Lying just off the coast of the Yucatán Peninsula, surrounded by the Caribbean sea, the tiny island of Cozumel has long been famous for its world-class diving and glorious sandy beaches. But while marine activities remain the biggest draw for tourists, there is plenty more to see, experience and discover – including Mayan ruins, raucous fiestas, hundreds of species of birds and traditional sweat lodges. And although cruise ships dock regularly near the only town, San Miguel, it is easy to escape the crowds.
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Things to Do in Cozumel
What is it? Cozumel is surrounded by a section of the second biggest barrier reef on earth.
Why go? The island’s southern reefs are protected by the Arrecifes de Cozumel National Park and have sites suitable for divers (and snorkelers) of all abilities. Highlights include the Punta Sur reef, which features a stunning coral formation known as ‘The Cathedral’, and the Columbia reef, where you can spot turtles swimming amid a sweep of towering coral pinnacles, caves and tunnels.
What is it? San Gervasio is the most significant excavated Mayan site on the island.
Why go? Dating back to around 1,000AD, San Gervasio was a major pilgrimage destination for Mayan women because of its association with Ix Chel, the goddess of medicine, fertility and childbirth. Although not as dramatic as mainland counterparts like Chichén Itzá, it features some interesting ruins, notably a small stepped pyramid. The site is also a good place to spot birds and butterflies.
What is it? In downtown San Miguel, the Cozumel Island Museum has an interesting mix of exhibits. Head here at the start of your trip to get an overview of Cozumel’s history, geology, flora and fauna.
Why go? There are well-preserved Mayan sculptures and pottery, steampunk-style vintage diving suits, and impressive displays on the island’s reef system, as well as an excellent rooftop restaurant.
What is it? Also known as Punta Sur Eco Beach Park, this nature reserve covers the southernmost tip of Cozumel – and it’s great for birdwatching.
Why go? Hawksbill turtles, crocodiles, iguanas, and more than 200 species of endemic and migratory birds can be spotted at this park, which features mangroves, lagoons, sand dunes, and several attractive beaches. There’s also a tiny Mayan ruin, the El Caracol temple, and a whitewashed lighthouse that you can climb for panoramic views.
What is it? A temazcal is a sweat lodge ceremony. A tradition dating back to the ancient Mayans, it aims to cleanse, purify and relax you.
Why go? You may find Cozumel quite hot enough as it is, but if not, this is a memorable experience. You sweat it out inside a domed structure as a shaman chants, wafts over herbal scents, and conducts various rituals. Afterwards, you can cool off in a nearby cenote, a limestone sinkhole filled with fresh water. Several travel agencies offer temazcal experiences, including Temazcal Cozumel Mayan Steam Lodge, which is based in a tranquil jungle reserve south-east of San Miguel. Staff are friendly and speak good English.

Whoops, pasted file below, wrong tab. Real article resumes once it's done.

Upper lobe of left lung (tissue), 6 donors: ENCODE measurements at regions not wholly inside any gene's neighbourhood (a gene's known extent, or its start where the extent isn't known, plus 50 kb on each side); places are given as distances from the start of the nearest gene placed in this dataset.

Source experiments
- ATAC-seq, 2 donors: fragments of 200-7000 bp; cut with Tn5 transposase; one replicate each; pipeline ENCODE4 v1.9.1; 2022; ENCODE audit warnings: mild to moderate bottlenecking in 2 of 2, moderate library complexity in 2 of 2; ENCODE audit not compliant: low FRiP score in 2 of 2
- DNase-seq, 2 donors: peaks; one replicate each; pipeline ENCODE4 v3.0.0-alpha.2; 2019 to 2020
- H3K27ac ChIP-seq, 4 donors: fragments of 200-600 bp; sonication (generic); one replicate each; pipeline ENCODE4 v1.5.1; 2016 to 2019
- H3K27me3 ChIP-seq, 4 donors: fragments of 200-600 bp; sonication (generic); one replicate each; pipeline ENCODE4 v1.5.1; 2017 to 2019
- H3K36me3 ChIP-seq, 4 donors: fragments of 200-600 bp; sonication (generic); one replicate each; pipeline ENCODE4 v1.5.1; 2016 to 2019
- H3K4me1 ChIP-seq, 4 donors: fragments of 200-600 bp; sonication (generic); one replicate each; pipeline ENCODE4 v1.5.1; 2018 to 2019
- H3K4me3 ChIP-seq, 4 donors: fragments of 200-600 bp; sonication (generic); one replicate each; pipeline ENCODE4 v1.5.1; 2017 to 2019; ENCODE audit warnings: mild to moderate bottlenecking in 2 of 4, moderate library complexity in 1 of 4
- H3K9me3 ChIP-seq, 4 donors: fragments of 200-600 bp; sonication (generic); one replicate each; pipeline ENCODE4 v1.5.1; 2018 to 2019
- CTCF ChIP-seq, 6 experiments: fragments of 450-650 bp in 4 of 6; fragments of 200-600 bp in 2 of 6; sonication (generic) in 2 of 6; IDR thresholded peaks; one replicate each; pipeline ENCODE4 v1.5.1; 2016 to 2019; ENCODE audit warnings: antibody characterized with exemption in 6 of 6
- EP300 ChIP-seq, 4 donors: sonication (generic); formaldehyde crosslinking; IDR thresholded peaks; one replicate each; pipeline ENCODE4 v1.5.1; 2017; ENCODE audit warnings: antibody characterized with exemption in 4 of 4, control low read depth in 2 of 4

What is it? One of the best of Cozumel’s many beach bars, Alberto’s is situated on the south-west coast.
Why go? Quieter than some of its competitors, Alberto’s is a relaxing place to hang out, particularly in the late afternoon. Grab a table on the sand, order one of the well-mixed cocktails, choose something from the seafood-focused menu and wait for the sunset. During the day, fishing, snorkeling and parasailing tours are all on offer.
What is it? The less developed east coast is home to a string of gorgeous, little-visited beaches, notably Playa Bonita.
Why go? The Mayans believed that remote Playa Bonita represented the easternmost point of their civilization. Today, this sparkling stretch of golden sand is ideal for swimming, kayaking and sunbathing away from the crowds of tourists who throng the better-known beaches on the west coast. If you’re up for an early start, head down here for a stunning sunrise.
What is it? Cozumel’s carnival takes place in February or early March.
Why go? The liveliest time to visit the island is during this raucous celebration, which dates back almost 150 years. It features colorful parades, extravagantly costumed dancers, live music, copious eating, drinking, and general revelry. Most of the action takes place in and around San Miguel’s main square. On the final night an effigy of mythical character ‘Juan Carnaval’ is burned on a huge bonfire.
What is it? A 5km drive north of San Miguel, Buccanos is one of the top seafood restaurants on the island.
Why go? Set on a privately owned beach, this restaurant is a great spot for a romantic dinner. Dishes include scrambled eggs with shrimps and cilantro pesto, tempura lobster tacos, and octopus with grilled pineapple and a lemon soy dressing. If you want to build up an appetite, arrive early for a swim or a snorkel.
What is it? A modern planetarium that takes its name from the Mayan phrase for ‘observe the sky’.
Why go? As well as offering visitors the opportunity to stargaze through powerful telescopes, Cha’an Ka’an holds regular film screenings, and has exhibitions on subjects such as Cozumel’s biodiversity and the Mayan view of the cosmos.